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Tactics for Smallmouth Bass
By Tim Allard
Having trouble getting smallmouth to smack offerings. Sometimes the
only way to get fussy fish to bite is by downsizing. Here are some
tips on this simple but often ignored technique.
A lot of smallmouth baits range between 4 to 6 inches. Downsizing
means using 1 to 3 inch long offerings. Downsizing also relates to
bait thickness. Many traditional smallmouth hard baits (i.e.,
jerkbaits and minnowbaits) as well as productive soft baits (i.e.,
tubes or swimbaits) seem to hover around 0.5- to 0.75-inches in
diameter. A 4-inch bait could still be considered downsizing if it
has a 0.25-inch or less diameter, such as finesse worms and
Downsizing for Choosy Bass
There are many reasons to downsize lures for smallmouth success.
Fish mood is a big one. When smallmouth are neutral or inactive
pint-sized baits often seal the deal better than larger lures. Cold
fronts, weekend boat traffic, fishing pressure or when you've
spooked a smallmouth with your boat are all reasons bass might be
turned off. Using hors d'oeuvres-sized soft baits can often get you
bites in tough conditions. Excellent options are Senkos, creature
baits, tubes on light jig heads, and finesse worm shaky head rigs.
Over the past two years Berkley Gulp! Alive 3" Minnows and Leeches
have saved me on numerous outings when smallies had lock jaw.
Undersized Throw-Back Baits
Smaller lures can frequently produce bites when used as throw-back
offerings to a following fish or one you've spotted in clear water.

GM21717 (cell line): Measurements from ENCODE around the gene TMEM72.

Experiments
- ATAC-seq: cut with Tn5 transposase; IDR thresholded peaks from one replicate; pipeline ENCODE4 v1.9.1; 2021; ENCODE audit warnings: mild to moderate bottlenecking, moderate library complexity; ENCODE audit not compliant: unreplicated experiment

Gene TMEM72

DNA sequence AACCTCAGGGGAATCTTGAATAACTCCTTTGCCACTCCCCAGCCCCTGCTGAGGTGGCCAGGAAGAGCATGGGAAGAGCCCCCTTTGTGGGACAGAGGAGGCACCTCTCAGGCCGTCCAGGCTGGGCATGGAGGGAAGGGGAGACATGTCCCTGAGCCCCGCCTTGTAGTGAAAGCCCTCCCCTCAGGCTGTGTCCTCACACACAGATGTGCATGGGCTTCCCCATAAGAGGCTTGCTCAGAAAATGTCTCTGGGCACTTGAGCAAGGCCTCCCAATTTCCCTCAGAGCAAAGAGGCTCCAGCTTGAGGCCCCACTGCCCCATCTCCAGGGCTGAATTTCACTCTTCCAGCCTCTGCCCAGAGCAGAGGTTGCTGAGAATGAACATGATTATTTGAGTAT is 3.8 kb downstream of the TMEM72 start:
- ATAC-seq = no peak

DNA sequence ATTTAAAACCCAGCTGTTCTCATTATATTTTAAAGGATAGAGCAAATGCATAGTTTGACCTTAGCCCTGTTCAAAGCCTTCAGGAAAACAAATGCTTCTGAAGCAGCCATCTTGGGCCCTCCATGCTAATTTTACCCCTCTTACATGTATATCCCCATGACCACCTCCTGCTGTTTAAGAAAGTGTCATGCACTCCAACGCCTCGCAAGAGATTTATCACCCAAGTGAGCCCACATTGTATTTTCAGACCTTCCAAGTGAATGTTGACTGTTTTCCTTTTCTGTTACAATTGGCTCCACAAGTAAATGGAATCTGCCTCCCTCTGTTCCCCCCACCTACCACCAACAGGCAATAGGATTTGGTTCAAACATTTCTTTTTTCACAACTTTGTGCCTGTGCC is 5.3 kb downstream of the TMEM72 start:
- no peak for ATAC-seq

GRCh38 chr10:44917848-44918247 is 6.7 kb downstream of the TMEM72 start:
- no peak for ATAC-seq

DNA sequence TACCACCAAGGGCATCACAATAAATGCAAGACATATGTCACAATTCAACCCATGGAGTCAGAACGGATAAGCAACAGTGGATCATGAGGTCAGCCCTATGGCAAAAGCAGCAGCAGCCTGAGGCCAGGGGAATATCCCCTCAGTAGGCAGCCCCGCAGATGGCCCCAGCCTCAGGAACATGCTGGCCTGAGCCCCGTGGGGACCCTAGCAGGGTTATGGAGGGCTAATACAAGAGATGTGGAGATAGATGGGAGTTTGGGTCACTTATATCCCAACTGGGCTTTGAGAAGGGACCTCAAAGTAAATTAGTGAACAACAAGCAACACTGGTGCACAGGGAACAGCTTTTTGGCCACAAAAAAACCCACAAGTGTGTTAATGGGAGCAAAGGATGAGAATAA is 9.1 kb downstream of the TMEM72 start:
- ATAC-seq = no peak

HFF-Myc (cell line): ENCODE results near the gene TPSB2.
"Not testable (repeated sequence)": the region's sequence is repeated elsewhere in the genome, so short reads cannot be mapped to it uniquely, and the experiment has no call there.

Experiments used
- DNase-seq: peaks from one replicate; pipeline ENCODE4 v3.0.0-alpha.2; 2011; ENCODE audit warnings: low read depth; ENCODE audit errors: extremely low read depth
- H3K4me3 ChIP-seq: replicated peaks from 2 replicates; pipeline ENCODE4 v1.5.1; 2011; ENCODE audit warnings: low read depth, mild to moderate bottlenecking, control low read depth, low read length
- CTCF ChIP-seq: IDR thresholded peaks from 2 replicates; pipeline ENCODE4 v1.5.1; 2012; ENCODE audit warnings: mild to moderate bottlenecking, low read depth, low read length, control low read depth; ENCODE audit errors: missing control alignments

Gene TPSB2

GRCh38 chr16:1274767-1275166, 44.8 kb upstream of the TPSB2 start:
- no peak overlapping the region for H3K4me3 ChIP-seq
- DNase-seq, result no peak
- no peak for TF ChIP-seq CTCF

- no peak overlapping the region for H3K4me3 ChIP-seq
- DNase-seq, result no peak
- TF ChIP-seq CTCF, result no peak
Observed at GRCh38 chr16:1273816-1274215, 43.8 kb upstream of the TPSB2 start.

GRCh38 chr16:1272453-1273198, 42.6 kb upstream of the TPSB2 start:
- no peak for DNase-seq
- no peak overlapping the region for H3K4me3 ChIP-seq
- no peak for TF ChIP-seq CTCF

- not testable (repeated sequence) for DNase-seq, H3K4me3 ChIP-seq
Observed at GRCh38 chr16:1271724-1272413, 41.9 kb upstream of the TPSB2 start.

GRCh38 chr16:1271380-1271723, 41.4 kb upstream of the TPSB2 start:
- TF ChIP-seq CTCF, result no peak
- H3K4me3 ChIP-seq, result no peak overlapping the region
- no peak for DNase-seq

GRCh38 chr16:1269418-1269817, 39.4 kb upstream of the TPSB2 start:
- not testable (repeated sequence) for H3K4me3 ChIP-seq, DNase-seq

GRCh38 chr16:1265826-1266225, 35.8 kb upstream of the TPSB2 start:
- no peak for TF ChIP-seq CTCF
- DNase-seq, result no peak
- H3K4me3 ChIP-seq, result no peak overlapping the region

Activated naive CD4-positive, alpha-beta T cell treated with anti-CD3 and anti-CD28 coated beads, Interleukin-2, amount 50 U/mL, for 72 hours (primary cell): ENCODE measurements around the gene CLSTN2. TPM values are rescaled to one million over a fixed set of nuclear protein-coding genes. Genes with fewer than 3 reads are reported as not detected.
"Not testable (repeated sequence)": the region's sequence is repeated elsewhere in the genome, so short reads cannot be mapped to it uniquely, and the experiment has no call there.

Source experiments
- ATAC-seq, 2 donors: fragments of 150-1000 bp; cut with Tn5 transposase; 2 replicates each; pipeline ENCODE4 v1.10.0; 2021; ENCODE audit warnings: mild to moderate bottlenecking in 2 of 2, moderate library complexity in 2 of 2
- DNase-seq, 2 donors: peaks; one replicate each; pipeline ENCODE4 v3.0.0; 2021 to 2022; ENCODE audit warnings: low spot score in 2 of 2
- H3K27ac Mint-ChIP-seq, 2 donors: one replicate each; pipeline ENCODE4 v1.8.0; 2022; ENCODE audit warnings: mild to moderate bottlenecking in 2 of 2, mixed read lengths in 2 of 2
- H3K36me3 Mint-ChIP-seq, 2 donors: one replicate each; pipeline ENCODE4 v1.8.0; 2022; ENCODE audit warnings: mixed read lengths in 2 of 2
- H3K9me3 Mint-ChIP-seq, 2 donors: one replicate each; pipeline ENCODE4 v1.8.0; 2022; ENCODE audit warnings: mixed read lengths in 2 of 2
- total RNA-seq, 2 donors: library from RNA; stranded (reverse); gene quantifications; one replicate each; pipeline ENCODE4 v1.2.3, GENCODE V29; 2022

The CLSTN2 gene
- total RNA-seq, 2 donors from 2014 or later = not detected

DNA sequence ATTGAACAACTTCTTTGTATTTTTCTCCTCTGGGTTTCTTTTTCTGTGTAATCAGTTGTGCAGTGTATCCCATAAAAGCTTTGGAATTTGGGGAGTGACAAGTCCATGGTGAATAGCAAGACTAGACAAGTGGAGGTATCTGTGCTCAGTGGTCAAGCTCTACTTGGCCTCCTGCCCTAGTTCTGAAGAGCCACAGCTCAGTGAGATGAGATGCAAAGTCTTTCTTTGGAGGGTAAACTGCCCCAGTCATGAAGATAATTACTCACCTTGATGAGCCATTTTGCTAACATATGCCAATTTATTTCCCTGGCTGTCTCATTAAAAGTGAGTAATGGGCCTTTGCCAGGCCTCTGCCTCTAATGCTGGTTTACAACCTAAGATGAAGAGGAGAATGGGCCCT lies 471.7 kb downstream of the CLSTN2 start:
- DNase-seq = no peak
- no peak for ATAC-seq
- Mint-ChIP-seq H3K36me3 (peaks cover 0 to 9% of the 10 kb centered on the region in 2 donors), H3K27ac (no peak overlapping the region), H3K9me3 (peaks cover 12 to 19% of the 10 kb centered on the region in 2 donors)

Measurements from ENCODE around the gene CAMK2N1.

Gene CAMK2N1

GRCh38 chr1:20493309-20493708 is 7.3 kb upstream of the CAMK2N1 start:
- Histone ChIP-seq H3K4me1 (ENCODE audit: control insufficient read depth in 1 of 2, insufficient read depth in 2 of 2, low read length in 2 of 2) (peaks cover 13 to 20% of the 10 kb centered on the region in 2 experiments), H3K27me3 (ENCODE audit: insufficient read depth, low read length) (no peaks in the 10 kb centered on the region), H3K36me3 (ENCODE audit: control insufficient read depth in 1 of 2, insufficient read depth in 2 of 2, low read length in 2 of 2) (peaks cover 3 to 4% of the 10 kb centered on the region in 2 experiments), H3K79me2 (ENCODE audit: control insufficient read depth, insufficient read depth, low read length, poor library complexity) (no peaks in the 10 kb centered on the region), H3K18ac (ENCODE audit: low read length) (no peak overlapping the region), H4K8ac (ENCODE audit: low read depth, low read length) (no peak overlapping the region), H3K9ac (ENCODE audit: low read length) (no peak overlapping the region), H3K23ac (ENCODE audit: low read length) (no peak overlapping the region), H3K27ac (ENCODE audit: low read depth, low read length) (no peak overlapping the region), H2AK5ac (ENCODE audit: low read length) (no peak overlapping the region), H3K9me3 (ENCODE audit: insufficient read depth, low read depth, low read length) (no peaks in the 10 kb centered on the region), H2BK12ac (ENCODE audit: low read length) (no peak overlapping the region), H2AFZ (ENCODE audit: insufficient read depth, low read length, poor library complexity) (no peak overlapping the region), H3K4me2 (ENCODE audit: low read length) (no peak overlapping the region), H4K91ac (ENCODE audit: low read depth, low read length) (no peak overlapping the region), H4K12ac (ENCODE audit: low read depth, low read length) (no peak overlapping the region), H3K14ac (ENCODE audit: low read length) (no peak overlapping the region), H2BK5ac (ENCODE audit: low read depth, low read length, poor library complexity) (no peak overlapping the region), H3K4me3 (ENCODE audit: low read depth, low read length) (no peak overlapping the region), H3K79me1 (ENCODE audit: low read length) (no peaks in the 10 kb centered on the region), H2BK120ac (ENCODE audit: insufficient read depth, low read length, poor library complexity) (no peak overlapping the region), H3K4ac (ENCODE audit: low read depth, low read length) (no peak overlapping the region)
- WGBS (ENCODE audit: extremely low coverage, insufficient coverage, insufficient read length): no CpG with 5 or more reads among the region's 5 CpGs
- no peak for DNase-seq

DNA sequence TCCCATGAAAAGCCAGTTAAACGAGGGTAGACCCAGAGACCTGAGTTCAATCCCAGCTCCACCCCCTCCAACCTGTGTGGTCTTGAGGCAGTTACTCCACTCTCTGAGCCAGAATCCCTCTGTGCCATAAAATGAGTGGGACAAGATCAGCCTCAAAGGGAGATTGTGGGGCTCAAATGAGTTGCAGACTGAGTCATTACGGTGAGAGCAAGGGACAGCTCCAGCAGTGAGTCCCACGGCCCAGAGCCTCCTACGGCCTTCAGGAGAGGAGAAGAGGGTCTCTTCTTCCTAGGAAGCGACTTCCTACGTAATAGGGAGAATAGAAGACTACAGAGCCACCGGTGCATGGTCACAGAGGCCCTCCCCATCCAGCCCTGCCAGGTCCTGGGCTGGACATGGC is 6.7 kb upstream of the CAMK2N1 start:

You need to factor in conditions, casting accuracy and fish mood. In
some instances using hard baits will outperform plastics when you
need to make long casts or wind makes tossing light baits difficult.
Good bets are a 3-inch Rapala X-Rap jerkbait or a Strike King Rocket
Shad. However, if you need a slow fall along with scent to coax
hits, plastics like Senkos, tubes, and soft-jerkbaits are often
better than hard baits.
Small Forage = Small Baits
Downsizing success is sometimes a matter of matching the predominant
food source. At times, smallmouth will focus on dragonfly or mayfly
larvae and various other aquatic invertebrates. On many lakes I fish
tiny one-inch crayfish top the smallmouth menu the first few weeks
of the season.
Why do big bass eat small creatures? The answer comes down to effort
and availability. A mayfly larvae put up less of a fight (if any)
for smallmouth than a school of shad. It's easy for bass to graze on
these petite snacks to fill up their bellies with minimal effort.
With such a bountiful buffet in front of them why would they
consider chasing fast-moving baitfish, or a spinnerbait for that
At times using smaller lures is the only way your bait will get
noticed. Many baits are available to imitate tiny crayfish,
terrestrial and aquatic insects, and other micro morsels. Remember
to focus on profile, colour and action. A light hair or feather jig
with the right colour pattern can imitate a lot of the small snacks
Downsizing isn't just about bait size. Part of the package is using
light gear. You often need to drop hook size when rigging smaller
baits to maintain the finesse facade. Opt for sturdy, sticky-sharp
hooks from reliable manufacturers like Owner, Gamakastu, Eagle Claw,
Monofilament or fluorocarbon lines between 4- and 6-pound test is
also needed. This facilitates longer casts, which is often necessary
when fishing finicky or skittish smallmouth in shallow water. Light
line also helps baits appear more natural in the water. Heavy line
impedes the natural action of smaller-sized baits. Of course, don't
be reckless. If you're fishing craggy rocks, upgrade your line
strength as necessary to prevent break offs. Use a medium-light to
light-action 7' to 7'6" rods with a soft-tip to easily be able to
fling light baits a good distance.
The next time you're faced with tough smallmouth fishing be sure to
try downsizing. It's amazing how effective small profiled lures are
when average-sized baits aren't working.